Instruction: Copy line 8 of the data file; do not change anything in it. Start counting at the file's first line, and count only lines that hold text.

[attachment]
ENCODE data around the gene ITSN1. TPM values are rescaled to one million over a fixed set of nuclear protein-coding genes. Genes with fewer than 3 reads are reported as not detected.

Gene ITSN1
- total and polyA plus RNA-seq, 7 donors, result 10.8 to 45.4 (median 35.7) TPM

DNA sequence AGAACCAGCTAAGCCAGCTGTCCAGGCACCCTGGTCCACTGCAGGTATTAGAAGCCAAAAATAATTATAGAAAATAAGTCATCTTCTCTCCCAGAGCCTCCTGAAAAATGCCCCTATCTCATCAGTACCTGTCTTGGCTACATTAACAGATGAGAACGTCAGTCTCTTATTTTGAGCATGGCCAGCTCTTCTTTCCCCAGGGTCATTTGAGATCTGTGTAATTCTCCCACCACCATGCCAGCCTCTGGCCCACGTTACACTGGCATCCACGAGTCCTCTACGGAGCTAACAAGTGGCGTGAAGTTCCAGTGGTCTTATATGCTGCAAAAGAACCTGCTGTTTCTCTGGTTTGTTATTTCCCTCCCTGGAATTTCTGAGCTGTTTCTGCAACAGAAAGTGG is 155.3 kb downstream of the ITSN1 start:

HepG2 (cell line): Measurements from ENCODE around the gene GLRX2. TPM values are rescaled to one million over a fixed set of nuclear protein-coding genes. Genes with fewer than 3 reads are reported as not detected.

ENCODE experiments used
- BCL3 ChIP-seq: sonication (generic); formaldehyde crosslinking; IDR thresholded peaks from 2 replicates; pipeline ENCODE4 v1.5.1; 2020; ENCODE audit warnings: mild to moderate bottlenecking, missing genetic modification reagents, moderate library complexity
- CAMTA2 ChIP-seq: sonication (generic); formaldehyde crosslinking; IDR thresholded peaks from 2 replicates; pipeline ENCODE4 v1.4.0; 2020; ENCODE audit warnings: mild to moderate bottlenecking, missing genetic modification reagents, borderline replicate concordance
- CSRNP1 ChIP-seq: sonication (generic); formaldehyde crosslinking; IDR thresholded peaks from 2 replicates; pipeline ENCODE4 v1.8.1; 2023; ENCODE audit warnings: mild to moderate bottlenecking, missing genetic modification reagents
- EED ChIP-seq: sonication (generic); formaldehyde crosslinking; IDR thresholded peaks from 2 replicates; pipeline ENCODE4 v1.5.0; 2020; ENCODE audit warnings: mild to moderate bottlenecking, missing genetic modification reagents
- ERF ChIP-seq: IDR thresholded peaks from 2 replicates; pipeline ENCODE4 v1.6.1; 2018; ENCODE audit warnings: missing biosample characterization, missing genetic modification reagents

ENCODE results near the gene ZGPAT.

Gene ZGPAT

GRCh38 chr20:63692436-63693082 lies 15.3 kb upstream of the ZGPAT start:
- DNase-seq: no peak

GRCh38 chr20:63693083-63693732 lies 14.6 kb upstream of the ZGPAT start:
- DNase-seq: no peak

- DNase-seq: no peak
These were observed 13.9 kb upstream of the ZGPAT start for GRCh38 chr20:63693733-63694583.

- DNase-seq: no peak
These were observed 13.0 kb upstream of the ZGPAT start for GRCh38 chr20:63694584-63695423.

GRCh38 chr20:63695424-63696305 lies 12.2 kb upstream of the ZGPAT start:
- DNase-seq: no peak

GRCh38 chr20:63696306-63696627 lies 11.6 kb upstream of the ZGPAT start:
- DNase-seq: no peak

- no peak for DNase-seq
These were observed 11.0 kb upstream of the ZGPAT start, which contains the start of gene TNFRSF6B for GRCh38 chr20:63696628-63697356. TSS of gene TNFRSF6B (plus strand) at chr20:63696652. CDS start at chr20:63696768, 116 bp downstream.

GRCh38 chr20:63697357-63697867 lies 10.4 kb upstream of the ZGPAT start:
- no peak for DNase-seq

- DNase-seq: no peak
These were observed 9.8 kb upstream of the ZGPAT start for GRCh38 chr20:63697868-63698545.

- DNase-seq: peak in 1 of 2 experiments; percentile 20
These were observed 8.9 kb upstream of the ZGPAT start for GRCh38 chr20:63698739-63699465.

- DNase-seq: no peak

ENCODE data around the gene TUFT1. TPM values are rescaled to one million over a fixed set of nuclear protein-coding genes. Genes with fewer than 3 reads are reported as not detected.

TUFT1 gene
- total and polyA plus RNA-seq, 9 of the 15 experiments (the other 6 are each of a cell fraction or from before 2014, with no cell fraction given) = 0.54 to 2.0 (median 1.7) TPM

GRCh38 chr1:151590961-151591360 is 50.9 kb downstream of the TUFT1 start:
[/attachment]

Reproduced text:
- CAMTA2 ChIP-seq: sonication (generic); formaldehyde crosslinking; IDR thresholded peaks from 2 replicates; pipeline ENCODE4 v1.4.0; 2020; ENCODE audit warnings: mild to moderate bottlenecking, missing genetic modification reagents, borderline replicate concordance